Visualizing how corruption manifests along the supply chain can help conservation practitioners and wildlife management agencies better understand both the specific risks and the potential responses to combat illegal rhino horn and other illicit wildlife trades.

Overall, whole tigers, dead and live, as well as a variety of tiger parts equal to a conservative estimate of 3,377 tigers were confiscated between January 2000 and June 2022 across 50 countries and territories, with data showing an increasing trend.

Thoroughly investigating corruption in a wildlife crime court case can disrupt organized criminal groups to a greater extent by potentially identifying higher-level individuals for investigation, arrest, conviction, and appropriate sentencing.

It is estimated that between 50%-90% of Africa’s trade in tropical timber and products is illegal which has a significant negative impact on any national economy. It is well-documented that economic activities operating outside the law impact the economy, exacerbate poverty and worsen the quality of forest management.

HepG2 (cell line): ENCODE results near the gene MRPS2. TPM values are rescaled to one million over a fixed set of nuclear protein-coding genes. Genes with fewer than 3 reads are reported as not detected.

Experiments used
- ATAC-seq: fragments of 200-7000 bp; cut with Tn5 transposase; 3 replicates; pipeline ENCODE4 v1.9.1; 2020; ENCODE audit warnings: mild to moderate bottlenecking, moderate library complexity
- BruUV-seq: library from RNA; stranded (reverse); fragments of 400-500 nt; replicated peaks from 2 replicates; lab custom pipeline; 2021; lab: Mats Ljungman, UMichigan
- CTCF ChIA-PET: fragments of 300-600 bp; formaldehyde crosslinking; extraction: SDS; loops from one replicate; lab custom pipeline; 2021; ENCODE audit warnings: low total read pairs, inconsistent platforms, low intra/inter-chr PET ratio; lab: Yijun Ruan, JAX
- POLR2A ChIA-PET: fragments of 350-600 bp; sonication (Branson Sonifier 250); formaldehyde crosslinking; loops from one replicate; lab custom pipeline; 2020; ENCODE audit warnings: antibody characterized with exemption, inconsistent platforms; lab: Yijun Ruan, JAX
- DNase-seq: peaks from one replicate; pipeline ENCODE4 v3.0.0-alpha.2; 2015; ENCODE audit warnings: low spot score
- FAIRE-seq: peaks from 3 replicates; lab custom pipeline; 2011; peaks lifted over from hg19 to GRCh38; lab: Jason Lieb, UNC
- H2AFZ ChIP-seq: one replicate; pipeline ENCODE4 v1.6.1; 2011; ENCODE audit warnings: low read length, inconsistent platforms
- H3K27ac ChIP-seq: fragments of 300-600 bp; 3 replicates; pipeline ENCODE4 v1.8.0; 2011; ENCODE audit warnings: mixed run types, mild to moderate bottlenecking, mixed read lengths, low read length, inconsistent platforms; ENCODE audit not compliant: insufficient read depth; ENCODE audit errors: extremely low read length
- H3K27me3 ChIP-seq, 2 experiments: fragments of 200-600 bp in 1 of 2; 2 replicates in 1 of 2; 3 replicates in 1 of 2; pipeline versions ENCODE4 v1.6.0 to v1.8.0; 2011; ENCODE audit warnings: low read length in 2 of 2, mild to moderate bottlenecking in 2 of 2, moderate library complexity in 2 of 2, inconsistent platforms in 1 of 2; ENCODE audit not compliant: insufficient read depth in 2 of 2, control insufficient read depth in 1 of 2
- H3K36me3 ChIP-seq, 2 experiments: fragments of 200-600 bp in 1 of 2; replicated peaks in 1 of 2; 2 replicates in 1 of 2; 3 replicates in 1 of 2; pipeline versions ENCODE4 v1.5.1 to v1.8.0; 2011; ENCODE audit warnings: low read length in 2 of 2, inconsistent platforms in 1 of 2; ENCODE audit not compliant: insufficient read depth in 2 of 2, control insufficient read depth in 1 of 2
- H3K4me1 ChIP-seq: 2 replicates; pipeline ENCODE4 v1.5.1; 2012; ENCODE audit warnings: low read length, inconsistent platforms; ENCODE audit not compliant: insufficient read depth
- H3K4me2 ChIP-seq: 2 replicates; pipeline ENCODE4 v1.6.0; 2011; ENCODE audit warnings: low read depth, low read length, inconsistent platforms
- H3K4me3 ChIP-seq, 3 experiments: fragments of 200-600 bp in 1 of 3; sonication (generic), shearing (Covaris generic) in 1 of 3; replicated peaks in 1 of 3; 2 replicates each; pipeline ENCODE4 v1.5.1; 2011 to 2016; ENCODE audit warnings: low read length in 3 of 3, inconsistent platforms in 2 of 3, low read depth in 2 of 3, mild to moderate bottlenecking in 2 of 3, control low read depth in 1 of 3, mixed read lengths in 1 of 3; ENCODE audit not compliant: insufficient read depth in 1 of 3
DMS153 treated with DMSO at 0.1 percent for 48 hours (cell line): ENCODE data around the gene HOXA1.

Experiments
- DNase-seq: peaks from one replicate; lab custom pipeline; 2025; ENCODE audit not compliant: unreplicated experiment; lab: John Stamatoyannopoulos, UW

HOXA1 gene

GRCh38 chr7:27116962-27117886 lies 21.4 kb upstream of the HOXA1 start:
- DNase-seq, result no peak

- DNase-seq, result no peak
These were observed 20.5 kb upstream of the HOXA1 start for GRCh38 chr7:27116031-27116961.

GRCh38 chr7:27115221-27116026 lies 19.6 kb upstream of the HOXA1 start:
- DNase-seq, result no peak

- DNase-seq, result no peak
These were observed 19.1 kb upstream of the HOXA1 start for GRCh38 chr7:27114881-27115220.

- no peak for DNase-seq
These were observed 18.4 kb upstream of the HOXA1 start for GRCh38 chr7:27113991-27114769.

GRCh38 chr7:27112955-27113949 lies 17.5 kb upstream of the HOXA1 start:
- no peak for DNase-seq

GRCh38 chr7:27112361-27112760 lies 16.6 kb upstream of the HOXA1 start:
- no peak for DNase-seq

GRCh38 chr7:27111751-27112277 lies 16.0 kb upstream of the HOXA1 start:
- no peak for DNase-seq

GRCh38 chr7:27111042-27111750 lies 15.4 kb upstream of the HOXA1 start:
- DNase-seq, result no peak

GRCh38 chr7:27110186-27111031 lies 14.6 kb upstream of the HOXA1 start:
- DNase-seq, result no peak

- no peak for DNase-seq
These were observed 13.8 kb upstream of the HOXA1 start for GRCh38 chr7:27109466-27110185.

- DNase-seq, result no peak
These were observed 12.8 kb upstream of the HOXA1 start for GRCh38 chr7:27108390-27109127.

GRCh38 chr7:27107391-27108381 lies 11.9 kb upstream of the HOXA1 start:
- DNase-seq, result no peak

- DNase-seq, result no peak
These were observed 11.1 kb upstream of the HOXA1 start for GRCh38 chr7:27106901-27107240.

Weaknesses and loopholes in maritime supply chains are often exploited by traffickers to smuggle illegal wildlife and timber products to feed growing demand, predominantly in Asian markets. Together, TRAFFIC and WWF are supporting the shipping sector to detect illegalities passing through global waters.

As Hong Kong moves towards the final step of a landmark ivory ban, TRAFFIC has released a report that acknowledges progress, but urges tighter regulation on privately owned ivory stocks, antique ivory and licensing to prevent these products from entering illicit markets.

Chinese banks must take action to prevent illegal wildlife traffickers from exploiting their networks to launder money says TRAFFIC.

The Case Digest- An Initial Analysis of the Financial Flows and Payment Mechanisms Behind Wildlife and Forest Crime, provides a thorough examination of the financial data from more than 40 wildlife crime cases from across the globe, including 11 detailed case studies.

An assessment of the routes, networks and methods used for trafficking wildlife and other illicit goods such as drugs and weapons between 2015-2019 has evidenced a high degree of interconnection, which could prove fundamental to disrupting illicit activities.

A suite of TRAFFIC reports into high-value African marine products highlights yet another burgeoning, under-reported, unsustainable, and illegal trade that threatens the long-term survival of key marine species and the potential for sustainable human development.

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